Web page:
“Whooo?”- Character Development from an Owl’s POV

As much as I try not to, I can’t help it. I still giggle when I see the car insurance commercial with the female owl irritated with the famous “Whooing” male owl oblivious to her life ramblings. I always look at my husband  when it comes on and we both giggle as it definitely reminds us of how irritated I get when I reference someone I have talked about earlier in a conversation with him and he responds, “Who?” 

Now this has become a daily conversation insert where we will randomly be talking to one another about someone and we will throw in a random “Who?” with a little giggle and then continue where we left off. It’s funny how these random advertising ploys hook us into embedding them into our daily conversation. I could think of many more, but I digress.

So over the past week and a half, I have been working on character development.  And I figured my “Whooo?” intro would be appropriate. Character development has been on mind and I wanted to share what I have learned and what is working for me thus far.

To all of my pantser friends (I beg you not to cringe), I am 100% a plotter so my desk is covered with numerous character charts, character questionnaires, surveys, personality tests and a slew of other character development tools. As this is my first novel, I am taking great strides to make sure that I really know my fictional friends before I base a 80,000 word story around them.

Before I began generating information about my characters, I was seriously intimidated by them. A week ago, I didn’t know them. As silly as that seems. I knew their place in my novel, but I didn’t really know them. I didn’t know their goals or understand their motivations. I didn’t completely understand their back stories and how those stories motivated them to behave the way they do in my novel. But now, thanks to my handy dandy charts and surveys, I know their motivations and their secret habits of binge eating cookies in the middle of the night. 🙂

Throughout this whole character development process, I have learned that developing your characters is equivalent to a friendship. You don’t know everything about your best friend the first day you meet them. You discover their personality and who they are over time. This is how fiction characters are as well. Or perhaps, the reverse. You, as the author, do know everything about them in a short period of time, but it is your job to gradually reveal your character slowly throughout the story’s plot through his/her actions.

So at first, I was afraid of figuring out the details of my characters. I now have that down. Print off a few character charts/questionnaires and you are good to go. Now my next challenge is to embed this information gradually in my writing imagining if the reader is putting together a giant jigsaw puzzle of my character piece by piece. I plan on doing this with using my trusty novel outline, planning out each scene and working in the unveiling of my characters as I go.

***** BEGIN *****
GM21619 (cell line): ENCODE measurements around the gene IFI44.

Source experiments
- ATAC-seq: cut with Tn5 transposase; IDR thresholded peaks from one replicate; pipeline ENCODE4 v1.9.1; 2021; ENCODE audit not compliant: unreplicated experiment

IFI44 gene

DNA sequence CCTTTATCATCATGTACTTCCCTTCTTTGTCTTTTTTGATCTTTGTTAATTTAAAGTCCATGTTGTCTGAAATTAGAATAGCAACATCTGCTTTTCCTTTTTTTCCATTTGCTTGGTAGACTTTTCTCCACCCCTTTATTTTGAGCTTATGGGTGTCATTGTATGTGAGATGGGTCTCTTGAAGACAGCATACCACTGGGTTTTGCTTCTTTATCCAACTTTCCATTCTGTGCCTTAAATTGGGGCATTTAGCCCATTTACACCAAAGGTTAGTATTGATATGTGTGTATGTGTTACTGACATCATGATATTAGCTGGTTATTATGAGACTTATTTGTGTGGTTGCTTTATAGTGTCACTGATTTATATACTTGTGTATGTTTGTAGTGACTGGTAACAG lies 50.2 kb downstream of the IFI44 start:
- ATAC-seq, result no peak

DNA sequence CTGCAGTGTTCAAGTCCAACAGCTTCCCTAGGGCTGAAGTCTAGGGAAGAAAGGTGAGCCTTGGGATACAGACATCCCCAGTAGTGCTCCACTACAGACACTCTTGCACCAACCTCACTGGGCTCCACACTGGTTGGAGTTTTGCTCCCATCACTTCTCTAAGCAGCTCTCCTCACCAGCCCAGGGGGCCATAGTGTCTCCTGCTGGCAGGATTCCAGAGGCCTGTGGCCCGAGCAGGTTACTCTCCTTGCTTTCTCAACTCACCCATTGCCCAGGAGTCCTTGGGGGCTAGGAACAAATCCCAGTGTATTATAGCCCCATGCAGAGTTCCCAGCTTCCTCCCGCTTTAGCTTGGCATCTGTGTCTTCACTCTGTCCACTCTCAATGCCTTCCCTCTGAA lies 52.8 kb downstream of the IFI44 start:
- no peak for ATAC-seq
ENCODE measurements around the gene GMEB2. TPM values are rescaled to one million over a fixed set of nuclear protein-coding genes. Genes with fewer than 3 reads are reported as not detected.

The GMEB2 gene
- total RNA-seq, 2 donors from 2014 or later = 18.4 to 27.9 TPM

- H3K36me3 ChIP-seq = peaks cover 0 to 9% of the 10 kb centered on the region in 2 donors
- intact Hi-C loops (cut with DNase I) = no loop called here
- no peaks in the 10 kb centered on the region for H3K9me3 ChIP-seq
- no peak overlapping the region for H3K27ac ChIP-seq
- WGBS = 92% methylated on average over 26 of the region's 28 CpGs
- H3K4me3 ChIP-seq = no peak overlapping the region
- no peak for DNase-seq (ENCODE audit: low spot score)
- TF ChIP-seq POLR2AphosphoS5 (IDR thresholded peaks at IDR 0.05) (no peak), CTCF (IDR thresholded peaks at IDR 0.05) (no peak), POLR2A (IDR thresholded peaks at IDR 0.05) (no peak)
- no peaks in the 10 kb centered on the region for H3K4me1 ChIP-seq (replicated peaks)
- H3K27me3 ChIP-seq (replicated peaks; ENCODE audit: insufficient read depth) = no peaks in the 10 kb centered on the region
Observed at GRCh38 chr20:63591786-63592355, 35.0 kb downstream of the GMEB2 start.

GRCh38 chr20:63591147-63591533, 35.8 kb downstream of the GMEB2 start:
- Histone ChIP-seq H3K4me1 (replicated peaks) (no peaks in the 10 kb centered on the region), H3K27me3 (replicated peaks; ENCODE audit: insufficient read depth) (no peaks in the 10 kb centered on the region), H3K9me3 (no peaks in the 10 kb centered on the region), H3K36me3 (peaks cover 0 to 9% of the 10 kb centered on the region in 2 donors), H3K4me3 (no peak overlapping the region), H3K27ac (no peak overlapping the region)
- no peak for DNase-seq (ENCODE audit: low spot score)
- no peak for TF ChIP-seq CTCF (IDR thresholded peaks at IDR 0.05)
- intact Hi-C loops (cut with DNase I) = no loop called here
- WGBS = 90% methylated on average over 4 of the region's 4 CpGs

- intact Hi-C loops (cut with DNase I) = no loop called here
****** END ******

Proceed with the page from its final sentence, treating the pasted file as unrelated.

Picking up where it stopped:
What works for you? How do you develop your characters? What is your process for building an understanding for “whooo?” they are with your audience?


8 thoughts on ““Whooo?”- Character Development from an Owl’s POV

  1. I start with a name, then I imagine them and list what I think their personality traits are. They usually show me more about them as I’m going (I’d say I’m a pantser with the major plot points in mind), so I have to go back sometimes to make sure everything the character does is in line with who they are.
    Just wait until you’re done with you’re novel. You’ll find yourself missing your fictional people.

  2. I usually start with an idea, sometimes a character prototype, so to speak. I envision a problem, a goal, a scene or two, maybe even some dialogue. I do a lot of discovery through writing and rewriting. I’m a planner, too, but I like to leave a few open ends, to be discovered during the writing. Some would argue it’s more work, but to me that’s the fun of it.

  3. I love your site! Really cool design and I also loved your spin on this article. For me, I like creating a visual collage from magazine clippings, stuff on the internet, whatever! It makes it easier for me and is something I can look back on to recapture my vision in just one look. Thanks again for the post!

Leave a Reply

Fill in your details below or click an icon to log in:

WordPress.com Logo

You are commenting using your WordPress.com account. Log Out /  Change )

Google+ photo

You are commenting using your Google+ account. Log Out /  Change )

Twitter picture

You are commenting using your Twitter account. Log Out /  Change )

Facebook photo

You are commenting using your Facebook account. Log Out /  Change )


Connecting to %s